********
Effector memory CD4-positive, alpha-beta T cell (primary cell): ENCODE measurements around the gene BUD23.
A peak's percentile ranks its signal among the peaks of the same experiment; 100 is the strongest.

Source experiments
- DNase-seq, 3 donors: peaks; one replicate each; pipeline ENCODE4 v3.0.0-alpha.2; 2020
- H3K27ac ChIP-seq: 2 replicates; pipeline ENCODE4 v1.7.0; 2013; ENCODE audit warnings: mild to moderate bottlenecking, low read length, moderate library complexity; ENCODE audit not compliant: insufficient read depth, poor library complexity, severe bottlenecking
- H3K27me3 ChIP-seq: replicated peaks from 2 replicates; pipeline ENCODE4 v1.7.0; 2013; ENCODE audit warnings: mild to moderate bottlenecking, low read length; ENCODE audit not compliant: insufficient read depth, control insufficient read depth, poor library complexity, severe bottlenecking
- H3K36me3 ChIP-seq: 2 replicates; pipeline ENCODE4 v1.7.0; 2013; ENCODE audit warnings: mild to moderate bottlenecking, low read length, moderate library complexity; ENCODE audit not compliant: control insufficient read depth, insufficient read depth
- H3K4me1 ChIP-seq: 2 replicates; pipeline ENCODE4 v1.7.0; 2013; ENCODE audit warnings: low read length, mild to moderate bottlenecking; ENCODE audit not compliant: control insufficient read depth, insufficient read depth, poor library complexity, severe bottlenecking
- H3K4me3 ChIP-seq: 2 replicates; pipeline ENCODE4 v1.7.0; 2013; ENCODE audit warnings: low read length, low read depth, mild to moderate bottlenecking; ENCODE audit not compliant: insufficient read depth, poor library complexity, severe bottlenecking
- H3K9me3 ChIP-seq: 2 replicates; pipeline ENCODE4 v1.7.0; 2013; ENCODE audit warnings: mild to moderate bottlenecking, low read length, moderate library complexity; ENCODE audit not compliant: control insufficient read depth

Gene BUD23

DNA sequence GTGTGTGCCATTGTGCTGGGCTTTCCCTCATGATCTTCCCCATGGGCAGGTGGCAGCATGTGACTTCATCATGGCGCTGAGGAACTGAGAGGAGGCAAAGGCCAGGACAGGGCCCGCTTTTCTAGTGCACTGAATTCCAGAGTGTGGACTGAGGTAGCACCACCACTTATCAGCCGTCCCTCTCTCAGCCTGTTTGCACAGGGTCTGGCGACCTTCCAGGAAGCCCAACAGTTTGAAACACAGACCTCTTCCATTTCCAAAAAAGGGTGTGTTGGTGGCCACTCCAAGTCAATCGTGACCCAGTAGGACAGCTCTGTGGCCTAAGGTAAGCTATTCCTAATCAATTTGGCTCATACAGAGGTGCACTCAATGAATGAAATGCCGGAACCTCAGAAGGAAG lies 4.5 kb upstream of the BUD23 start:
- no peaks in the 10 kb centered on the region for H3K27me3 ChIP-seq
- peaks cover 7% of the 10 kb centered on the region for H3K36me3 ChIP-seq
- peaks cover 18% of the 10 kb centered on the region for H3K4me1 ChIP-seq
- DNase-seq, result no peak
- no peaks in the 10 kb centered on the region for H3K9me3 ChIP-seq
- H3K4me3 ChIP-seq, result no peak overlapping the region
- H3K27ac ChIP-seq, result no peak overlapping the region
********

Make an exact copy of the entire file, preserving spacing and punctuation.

Effector memory CD4-positive, alpha-beta T cell (primary cell): ENCODE measurements around the gene BUD23.
A peak's percentile ranks its signal among the peaks of the same experiment; 100 is the strongest.

Source experiments
- DNase-seq, 3 donors: peaks; one replicate each; pipeline ENCODE4 v3.0.0-alpha.2; 2020
- H3K27ac ChIP-seq: 2 replicates; pipeline ENCODE4 v1.7.0; 2013; ENCODE audit warnings: mild to moderate bottlenecking, low read length, moderate library complexity; ENCODE audit not compliant: insufficient read depth, poor library complexity, severe bottlenecking
- H3K27me3 ChIP-seq: replicated peaks from 2 replicates; pipeline ENCODE4 v1.7.0; 2013; ENCODE audit warnings: mild to moderate bottlenecking, low read length; ENCODE audit not compliant: insufficient read depth, control insufficient read depth, poor library complexity, severe bottlenecking
- H3K36me3 ChIP-seq: 2 replicates; pipeline ENCODE4 v1.7.0; 2013; ENCODE audit warnings: mild to moderate bottlenecking, low read length, moderate library complexity; ENCODE audit not compliant: control insufficient read depth, insufficient read depth
- H3K4me1 ChIP-seq: 2 replicates; pipeline ENCODE4 v1.7.0; 2013; ENCODE audit warnings: low read length, mild to moderate bottlenecking; ENCODE audit not compliant: control insufficient read depth, insufficient read depth, poor library complexity, severe bottlenecking
- H3K4me3 ChIP-seq: 2 replicates; pipeline ENCODE4 v1.7.0; 2013; ENCODE audit warnings: low read length, low read depth, mild to moderate bottlenecking; ENCODE audit not compliant: insufficient read depth, poor library complexity, severe bottlenecking
- H3K9me3 ChIP-seq: 2 replicates; pipeline ENCODE4 v1.7.0; 2013; ENCODE audit warnings: mild to moderate bottlenecking, low read length, moderate library complexity; ENCODE audit not compliant: control insufficient read depth

Gene BUD23

DNA sequence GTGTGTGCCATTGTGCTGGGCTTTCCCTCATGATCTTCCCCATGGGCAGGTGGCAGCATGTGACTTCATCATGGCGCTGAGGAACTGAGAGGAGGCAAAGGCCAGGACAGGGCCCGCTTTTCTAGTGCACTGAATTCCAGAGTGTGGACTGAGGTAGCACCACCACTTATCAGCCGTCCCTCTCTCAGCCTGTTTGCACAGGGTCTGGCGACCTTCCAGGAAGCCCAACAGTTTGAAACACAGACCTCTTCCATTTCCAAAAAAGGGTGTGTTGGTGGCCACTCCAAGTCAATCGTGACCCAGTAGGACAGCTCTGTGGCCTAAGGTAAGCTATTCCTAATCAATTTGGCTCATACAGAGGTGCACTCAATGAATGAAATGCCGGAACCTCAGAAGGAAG lies 4.5 kb upstream of the BUD23 start:
- no peaks in the 10 kb centered on the region for H3K27me3 ChIP-seq
- peaks cover 7% of the 10 kb centered on the region for H3K36me3 ChIP-seq
- peaks cover 18% of the 10 kb centered on the region for H3K4me1 ChIP-seq
- DNase-seq, result no peak
- no peaks in the 10 kb centered on the region for H3K9me3 ChIP-seq
- H3K4me3 ChIP-seq, result no peak overlapping the region
- H3K27ac ChIP-seq, result no peak overlapping the region